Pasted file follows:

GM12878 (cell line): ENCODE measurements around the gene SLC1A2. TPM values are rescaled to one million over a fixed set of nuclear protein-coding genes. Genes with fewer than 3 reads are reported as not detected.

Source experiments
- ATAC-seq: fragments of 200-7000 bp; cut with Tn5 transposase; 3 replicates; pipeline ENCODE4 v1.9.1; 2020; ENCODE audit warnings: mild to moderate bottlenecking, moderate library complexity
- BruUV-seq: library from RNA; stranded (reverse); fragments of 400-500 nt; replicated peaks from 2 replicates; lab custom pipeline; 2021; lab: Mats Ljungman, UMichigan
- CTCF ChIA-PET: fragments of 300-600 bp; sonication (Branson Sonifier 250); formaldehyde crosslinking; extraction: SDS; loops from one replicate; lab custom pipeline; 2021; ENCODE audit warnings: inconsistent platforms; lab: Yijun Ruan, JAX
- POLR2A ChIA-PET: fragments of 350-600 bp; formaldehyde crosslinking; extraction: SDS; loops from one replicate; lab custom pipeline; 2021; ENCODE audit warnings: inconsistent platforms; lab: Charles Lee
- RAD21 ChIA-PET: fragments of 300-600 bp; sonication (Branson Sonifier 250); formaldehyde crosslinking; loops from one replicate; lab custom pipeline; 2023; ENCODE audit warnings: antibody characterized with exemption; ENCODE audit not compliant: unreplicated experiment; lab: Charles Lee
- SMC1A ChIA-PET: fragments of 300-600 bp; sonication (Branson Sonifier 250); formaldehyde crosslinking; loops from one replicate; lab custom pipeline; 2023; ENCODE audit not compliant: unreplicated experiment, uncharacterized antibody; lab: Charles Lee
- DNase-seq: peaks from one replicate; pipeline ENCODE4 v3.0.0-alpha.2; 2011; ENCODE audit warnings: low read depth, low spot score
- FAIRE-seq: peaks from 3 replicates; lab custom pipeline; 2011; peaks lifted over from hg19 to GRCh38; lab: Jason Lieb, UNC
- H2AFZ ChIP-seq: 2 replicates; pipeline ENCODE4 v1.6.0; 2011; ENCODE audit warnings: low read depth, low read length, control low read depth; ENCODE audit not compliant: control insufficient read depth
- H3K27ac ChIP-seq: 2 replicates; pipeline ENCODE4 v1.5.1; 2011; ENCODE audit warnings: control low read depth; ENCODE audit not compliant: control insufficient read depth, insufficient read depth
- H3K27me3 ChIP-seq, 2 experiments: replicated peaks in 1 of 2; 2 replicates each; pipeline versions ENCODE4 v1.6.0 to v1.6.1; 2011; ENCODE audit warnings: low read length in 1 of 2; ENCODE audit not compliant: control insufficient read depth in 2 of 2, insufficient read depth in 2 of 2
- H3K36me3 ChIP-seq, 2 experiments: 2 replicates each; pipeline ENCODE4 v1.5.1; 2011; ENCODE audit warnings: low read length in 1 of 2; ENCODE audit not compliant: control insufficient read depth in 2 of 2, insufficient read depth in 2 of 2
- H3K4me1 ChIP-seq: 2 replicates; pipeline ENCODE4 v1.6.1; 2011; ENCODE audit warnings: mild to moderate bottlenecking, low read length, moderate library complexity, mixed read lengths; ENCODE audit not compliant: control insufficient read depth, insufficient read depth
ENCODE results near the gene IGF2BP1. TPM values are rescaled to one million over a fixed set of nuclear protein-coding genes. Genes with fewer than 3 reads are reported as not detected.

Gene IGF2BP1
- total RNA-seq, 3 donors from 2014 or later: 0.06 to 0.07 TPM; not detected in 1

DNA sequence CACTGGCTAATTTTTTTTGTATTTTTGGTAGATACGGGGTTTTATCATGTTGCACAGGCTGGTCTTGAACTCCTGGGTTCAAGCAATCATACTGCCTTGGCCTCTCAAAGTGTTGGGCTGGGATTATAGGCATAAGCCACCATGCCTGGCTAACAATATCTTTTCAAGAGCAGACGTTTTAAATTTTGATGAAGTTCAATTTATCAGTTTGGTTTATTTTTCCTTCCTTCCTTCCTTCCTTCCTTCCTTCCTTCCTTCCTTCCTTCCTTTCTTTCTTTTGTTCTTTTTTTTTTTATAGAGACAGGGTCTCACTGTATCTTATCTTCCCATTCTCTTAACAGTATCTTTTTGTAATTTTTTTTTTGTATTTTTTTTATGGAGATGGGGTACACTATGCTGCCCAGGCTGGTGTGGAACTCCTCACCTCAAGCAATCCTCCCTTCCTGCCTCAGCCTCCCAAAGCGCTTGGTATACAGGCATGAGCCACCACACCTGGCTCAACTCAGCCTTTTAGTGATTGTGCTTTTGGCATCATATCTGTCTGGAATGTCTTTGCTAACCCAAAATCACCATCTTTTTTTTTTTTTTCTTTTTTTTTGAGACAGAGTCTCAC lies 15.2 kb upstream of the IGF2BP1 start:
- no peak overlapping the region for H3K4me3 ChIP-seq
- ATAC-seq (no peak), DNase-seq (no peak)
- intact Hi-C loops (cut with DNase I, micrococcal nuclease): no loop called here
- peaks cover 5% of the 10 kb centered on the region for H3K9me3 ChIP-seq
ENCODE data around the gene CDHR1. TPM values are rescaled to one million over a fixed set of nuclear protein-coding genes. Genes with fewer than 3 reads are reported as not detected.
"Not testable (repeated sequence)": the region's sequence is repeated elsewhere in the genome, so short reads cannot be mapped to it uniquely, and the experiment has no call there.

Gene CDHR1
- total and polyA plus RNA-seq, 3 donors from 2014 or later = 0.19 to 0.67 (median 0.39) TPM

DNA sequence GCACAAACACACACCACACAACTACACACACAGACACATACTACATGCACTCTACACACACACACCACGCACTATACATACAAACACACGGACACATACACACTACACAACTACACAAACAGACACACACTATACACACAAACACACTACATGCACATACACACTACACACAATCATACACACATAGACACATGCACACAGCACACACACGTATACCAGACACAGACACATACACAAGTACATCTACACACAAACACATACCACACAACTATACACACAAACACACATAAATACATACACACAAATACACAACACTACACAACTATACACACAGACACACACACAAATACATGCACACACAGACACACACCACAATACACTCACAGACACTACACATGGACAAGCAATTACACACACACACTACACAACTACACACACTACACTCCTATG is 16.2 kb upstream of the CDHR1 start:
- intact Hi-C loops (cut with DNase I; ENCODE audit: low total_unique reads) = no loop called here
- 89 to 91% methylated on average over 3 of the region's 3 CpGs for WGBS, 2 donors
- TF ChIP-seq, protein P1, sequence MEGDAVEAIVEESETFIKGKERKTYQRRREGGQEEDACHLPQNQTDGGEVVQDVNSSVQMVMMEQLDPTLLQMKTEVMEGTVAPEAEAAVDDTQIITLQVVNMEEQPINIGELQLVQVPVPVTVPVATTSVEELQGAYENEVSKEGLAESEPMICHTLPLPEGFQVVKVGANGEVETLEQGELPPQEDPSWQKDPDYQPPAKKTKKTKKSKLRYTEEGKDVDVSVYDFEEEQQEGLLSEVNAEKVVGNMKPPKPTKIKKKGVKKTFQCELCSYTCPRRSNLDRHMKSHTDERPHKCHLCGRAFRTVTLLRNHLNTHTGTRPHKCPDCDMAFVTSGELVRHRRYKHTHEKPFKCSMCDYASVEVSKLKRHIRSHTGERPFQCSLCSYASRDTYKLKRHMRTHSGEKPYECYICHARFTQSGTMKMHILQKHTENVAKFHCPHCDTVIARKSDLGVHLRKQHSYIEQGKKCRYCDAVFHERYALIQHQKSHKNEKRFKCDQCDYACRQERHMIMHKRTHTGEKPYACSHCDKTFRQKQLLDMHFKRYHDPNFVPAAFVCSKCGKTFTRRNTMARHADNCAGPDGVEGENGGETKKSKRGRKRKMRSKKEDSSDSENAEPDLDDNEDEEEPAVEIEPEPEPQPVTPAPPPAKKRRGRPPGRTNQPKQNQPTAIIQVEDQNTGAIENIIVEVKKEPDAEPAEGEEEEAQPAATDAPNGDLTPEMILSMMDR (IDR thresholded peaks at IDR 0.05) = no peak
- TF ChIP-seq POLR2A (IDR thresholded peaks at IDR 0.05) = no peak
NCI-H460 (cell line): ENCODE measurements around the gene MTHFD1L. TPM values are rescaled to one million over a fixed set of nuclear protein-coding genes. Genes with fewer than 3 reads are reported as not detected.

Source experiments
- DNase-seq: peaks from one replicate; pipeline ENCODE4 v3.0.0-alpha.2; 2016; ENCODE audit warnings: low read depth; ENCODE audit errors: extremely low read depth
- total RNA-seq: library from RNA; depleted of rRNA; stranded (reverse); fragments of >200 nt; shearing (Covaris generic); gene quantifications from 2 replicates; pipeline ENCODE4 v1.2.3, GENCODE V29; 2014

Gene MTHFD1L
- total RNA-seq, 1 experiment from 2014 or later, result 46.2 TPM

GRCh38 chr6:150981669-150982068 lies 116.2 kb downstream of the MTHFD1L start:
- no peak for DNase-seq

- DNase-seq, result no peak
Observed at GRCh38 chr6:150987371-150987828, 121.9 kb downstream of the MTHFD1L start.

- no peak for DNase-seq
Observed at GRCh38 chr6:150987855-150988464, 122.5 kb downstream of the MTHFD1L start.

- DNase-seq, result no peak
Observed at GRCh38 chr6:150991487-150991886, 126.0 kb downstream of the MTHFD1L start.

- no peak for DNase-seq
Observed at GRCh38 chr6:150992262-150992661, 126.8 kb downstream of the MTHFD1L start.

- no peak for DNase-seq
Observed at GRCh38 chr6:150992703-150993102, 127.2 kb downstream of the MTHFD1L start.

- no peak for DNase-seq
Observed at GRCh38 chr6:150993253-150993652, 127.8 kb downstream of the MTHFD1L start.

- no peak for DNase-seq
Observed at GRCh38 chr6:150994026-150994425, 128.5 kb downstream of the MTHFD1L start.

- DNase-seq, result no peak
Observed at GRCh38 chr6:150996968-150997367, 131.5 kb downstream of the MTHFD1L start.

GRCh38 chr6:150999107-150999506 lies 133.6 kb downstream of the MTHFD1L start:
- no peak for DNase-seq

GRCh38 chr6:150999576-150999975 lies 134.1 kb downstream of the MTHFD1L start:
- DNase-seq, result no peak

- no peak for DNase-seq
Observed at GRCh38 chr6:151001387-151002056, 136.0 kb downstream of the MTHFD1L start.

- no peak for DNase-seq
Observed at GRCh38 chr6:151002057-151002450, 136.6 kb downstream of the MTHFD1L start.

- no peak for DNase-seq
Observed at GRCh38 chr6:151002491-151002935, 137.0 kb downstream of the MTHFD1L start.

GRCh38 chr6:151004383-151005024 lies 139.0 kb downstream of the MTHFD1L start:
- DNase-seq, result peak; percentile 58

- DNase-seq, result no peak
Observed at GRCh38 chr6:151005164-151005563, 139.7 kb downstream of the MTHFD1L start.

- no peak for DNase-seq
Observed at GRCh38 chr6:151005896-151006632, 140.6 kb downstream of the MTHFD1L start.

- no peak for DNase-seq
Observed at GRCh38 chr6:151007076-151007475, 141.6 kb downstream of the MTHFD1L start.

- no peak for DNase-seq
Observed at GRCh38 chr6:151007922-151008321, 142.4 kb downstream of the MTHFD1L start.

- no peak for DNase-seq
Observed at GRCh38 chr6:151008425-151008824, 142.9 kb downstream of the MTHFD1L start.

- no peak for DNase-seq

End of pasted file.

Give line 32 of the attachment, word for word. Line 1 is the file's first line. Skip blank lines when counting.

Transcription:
- TF ChIP-seq POLR2A (IDR thresholded peaks at IDR 0.05) = no peak